Document Type

Article

Publication Date

2018

MeSH Terms

Street Drugs--analysis, Counterfeit Drugs--analysis, Spectrum Analysis, Raman

Subject: LCSH

Raman spectroscopy, Drugs--Analysis, Product counterfeiting

Disciplines

Forensic Science and Technology

Abstract

Morphologically directed Raman spectroscopy (MDRS) is a novel tool for the forensic analysis of illicit and counterfeit drug samples. MDRS combines Raman microspectroscopy with automated particle imaging so that physical and chemical information about the components of a mixture sample can be obtained. Results of automated particle imaging are used to determine samples for Raman analysis. The use of MDRS for these types of samples can be employed for both forensic investigations and adjudications of cases. The method provides insight about the physical and chemical composition of the sample, as well as about manufacturing and sample history. Here, MDRS was used in four different illicit and counterfeit drug analyses: (1) examination of a multicomponent drug mixture where the results could be used for comparative source attribution, (2) the detection of low (or trace) concentration particles in a drug sample, (3) the analysis of synthetic cathinone samples (i.e., bath salts), and (4) a study of counterfeit pharmaceutical products.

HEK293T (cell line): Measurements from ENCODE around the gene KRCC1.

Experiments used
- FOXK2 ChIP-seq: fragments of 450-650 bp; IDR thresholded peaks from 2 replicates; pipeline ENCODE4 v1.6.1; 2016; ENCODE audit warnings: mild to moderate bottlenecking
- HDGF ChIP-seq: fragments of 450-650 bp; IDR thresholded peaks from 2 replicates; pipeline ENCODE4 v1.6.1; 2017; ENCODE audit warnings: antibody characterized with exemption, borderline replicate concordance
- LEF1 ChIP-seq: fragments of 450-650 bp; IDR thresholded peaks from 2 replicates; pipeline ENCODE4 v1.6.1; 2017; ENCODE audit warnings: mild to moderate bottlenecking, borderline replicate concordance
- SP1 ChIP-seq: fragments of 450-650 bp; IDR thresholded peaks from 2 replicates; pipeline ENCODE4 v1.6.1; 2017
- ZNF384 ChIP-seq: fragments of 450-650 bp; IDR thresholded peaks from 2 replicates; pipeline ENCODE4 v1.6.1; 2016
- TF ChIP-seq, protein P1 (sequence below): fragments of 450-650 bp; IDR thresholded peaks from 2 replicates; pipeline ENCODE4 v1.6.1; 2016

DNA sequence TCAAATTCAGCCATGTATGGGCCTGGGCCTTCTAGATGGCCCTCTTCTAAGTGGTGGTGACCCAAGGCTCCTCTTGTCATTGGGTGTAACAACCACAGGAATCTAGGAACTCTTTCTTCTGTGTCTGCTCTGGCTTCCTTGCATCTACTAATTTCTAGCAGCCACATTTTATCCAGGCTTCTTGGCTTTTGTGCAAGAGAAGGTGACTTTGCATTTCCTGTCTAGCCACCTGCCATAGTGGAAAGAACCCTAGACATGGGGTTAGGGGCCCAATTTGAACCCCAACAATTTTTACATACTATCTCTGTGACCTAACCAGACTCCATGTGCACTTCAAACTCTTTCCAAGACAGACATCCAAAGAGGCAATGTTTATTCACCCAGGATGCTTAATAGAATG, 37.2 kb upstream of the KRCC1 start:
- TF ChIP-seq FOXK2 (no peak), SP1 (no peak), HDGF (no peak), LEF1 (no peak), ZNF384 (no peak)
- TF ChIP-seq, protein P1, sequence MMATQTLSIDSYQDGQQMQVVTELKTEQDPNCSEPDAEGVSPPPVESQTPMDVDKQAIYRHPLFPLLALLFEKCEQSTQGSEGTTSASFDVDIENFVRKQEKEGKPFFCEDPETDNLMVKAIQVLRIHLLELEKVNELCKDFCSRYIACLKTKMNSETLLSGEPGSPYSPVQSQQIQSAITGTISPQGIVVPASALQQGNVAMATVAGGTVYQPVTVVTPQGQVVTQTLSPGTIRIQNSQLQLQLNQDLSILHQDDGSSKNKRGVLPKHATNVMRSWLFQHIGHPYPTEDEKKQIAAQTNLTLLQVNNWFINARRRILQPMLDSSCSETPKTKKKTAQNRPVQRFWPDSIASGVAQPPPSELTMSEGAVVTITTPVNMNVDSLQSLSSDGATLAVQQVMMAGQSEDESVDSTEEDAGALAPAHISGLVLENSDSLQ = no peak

Comments

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This is a post-peer review, pre-copyedit version of a chapter published in Methods in Molecular Biology: Analysis of Drugs of Abuse. The final authenticated version is available online at: http://dx.doi.org/10.1007/978-1-4939-8579-1_2

DOI

10.1007/978-1-4939-8579-1_2

Publisher Citation

Koutrakos, A. C., Leary, P. E., Kammrath, B. W. (2018). Illicit and Counterfeit Drug Analysis by Morphologically Directed Raman Spectroscopy. In Rabi Ann Musah, Ph.D. (Ed.), Methods in Molecular Biology: Analysis of Drugs of Abuse, pp. 13-27. Springer. ISBN: 978-1-4939-8579-1

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